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This study was the first UK-wide market assessment of public sector information. It spans the use and re-use of public sector information at the UK-level, regionally and locally by a wide range of businesses, civil society groups, government and members of the general public. The aim of this market assessment was to establish a robust evidence base on its value and to highlight the policy implications flowing from an examination of how public sector information could be utilised further.
The research covers three broad thematic areas: (i) definitions of public sector information and its characteristics; (ii) how public sector information is used and re-used inside and outside of government; and (iii) barriers to fully exploiting the value of public sector information, including issues around competitiveness, funding and regulation.
Through initiatives such as the data.gov.uk, the Open Data User Group, Departmental Data Strategies, as well as the establishment of the Data Strategy Board and Open Data Institute, the UK has taken significant steps to creating a world-class public data infrastructure.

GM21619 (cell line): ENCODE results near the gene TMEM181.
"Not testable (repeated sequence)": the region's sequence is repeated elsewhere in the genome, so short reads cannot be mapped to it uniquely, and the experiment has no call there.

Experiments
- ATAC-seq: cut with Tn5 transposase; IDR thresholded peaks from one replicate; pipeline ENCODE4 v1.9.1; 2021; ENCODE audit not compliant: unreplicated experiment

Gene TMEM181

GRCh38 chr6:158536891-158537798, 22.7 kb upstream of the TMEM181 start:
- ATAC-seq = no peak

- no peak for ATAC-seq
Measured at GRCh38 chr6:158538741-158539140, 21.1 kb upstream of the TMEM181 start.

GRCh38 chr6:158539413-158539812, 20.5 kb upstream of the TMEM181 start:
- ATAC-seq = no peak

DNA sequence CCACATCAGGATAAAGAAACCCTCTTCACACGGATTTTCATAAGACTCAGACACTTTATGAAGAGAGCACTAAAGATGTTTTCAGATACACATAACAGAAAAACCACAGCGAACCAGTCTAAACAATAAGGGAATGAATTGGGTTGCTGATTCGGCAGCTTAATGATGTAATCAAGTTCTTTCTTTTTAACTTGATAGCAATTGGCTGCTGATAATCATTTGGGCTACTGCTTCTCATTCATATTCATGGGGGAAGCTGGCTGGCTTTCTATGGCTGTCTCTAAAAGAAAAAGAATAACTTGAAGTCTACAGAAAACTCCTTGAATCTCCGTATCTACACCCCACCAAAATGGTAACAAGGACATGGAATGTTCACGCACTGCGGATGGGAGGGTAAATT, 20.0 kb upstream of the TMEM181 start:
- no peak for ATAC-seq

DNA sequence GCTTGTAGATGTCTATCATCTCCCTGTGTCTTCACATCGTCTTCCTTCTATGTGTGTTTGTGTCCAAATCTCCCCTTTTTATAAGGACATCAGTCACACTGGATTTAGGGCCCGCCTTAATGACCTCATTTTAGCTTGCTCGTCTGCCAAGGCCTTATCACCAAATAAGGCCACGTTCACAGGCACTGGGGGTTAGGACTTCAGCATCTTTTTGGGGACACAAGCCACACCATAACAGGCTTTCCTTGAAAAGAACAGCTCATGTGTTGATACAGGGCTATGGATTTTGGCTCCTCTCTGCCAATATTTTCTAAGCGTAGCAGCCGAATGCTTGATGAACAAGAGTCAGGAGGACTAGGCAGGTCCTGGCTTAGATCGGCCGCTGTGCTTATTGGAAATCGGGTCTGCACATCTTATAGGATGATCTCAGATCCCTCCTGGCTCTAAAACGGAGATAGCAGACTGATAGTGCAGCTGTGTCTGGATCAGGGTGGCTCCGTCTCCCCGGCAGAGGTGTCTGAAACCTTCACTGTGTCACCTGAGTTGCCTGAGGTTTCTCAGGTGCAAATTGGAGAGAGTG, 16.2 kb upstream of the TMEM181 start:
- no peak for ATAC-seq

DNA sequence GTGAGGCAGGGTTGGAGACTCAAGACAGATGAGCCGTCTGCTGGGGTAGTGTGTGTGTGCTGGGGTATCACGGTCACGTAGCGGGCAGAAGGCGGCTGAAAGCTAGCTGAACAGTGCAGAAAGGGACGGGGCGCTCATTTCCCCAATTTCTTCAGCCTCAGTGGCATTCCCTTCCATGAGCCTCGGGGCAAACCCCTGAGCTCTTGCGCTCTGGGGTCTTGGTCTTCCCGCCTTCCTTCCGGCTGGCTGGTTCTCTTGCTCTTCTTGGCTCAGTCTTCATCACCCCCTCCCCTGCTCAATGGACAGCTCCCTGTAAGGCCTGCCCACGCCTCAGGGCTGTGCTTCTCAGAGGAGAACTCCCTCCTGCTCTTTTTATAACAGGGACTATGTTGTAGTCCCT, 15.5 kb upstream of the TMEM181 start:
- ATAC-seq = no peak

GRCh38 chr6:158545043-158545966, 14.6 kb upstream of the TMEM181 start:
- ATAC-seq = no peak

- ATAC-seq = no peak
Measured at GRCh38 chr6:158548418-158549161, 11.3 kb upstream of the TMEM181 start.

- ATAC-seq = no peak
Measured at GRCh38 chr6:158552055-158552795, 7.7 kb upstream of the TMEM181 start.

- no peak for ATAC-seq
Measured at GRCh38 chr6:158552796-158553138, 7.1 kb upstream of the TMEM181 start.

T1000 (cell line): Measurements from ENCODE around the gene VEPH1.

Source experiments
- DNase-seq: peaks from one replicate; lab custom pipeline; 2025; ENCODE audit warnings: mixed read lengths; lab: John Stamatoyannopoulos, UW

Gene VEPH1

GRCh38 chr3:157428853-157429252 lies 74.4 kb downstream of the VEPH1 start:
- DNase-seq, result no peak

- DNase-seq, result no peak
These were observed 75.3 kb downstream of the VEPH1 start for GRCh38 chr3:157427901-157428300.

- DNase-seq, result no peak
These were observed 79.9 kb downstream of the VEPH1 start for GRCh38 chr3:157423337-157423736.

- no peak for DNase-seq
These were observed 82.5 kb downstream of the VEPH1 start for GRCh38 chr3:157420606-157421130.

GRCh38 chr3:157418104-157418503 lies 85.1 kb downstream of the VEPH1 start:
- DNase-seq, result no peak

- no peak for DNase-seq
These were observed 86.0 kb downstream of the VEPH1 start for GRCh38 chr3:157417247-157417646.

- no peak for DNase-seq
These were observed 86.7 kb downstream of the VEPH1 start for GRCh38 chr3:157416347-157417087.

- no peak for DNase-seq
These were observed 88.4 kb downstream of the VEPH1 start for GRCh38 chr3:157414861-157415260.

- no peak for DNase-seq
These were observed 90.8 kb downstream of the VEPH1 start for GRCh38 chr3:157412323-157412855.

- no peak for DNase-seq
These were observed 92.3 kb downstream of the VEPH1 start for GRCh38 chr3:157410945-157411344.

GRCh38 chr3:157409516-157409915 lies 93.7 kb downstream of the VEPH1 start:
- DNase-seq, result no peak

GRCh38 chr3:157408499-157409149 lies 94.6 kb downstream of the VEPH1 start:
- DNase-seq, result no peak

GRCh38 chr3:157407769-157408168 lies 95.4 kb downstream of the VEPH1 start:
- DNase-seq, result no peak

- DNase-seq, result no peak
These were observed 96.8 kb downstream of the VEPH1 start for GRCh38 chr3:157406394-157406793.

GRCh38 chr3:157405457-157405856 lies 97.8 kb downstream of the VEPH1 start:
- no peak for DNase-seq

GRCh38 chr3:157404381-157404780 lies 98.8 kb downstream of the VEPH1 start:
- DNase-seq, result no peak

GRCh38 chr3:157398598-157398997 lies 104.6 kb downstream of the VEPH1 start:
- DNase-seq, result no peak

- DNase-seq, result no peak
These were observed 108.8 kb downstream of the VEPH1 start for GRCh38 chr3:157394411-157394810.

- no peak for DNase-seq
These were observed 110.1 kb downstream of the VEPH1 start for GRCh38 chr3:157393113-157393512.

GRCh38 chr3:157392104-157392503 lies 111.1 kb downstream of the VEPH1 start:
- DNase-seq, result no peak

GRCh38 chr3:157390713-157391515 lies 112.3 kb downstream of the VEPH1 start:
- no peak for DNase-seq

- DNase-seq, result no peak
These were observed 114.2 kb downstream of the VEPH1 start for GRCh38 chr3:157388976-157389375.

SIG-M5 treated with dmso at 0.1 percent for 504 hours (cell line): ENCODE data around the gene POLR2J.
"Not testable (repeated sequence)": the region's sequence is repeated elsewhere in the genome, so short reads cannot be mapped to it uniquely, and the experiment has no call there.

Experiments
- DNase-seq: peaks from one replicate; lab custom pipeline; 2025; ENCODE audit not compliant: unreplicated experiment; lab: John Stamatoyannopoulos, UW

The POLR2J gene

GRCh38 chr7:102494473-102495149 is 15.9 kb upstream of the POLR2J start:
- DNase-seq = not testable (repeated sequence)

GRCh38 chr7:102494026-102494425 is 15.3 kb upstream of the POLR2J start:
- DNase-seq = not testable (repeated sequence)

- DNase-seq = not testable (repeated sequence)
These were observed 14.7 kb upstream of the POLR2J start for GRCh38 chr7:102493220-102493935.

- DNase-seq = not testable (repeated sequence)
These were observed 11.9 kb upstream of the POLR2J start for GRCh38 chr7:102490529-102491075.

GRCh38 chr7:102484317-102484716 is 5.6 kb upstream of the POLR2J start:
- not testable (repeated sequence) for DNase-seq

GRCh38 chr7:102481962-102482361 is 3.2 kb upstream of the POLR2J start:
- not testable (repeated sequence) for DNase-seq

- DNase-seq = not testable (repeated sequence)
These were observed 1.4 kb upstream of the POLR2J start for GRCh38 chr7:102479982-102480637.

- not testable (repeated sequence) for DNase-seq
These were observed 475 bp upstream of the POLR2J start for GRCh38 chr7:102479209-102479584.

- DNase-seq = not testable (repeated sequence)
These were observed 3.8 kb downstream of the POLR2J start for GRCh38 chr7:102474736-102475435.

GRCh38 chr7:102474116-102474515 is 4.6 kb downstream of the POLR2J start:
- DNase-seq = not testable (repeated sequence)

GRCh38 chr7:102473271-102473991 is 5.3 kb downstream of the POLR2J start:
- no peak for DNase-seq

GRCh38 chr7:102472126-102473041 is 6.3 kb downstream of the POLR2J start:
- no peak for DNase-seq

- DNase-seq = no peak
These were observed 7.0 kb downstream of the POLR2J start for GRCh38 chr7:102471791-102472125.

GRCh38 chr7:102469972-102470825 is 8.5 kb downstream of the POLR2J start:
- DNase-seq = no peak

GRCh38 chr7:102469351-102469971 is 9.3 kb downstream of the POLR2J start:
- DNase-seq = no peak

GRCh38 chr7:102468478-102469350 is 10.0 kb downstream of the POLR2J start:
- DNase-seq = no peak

There is a link between the provision and use/re-use of public sector information and economic growth. Public sector information is used by businesses, individuals and the public sector to:
The report estimates that the value of public sector information to consumers, businesses and the public sector in 2011/12 was approximately GBP 1.8 billion (2011 prices).
However, the use and re-use of public sector information has much larger downstream impacts affecting all areas of society beyond the direct customer.
Adding this social value estimate to the calculated value of public sector information to consumers, businesses and the public sector, gives an aggregate estimate of between GBP 6.2 billion and GBP 7.2 billion in 2011/12 (2011 prices). Future uses of public sector information that have the potential to generate much more value include greater combining of public and private sector information, exploiting the benefits of linked data, embedding geospatial and location data across more and more products and services, and more informed policymaking based on better utilised public sector information.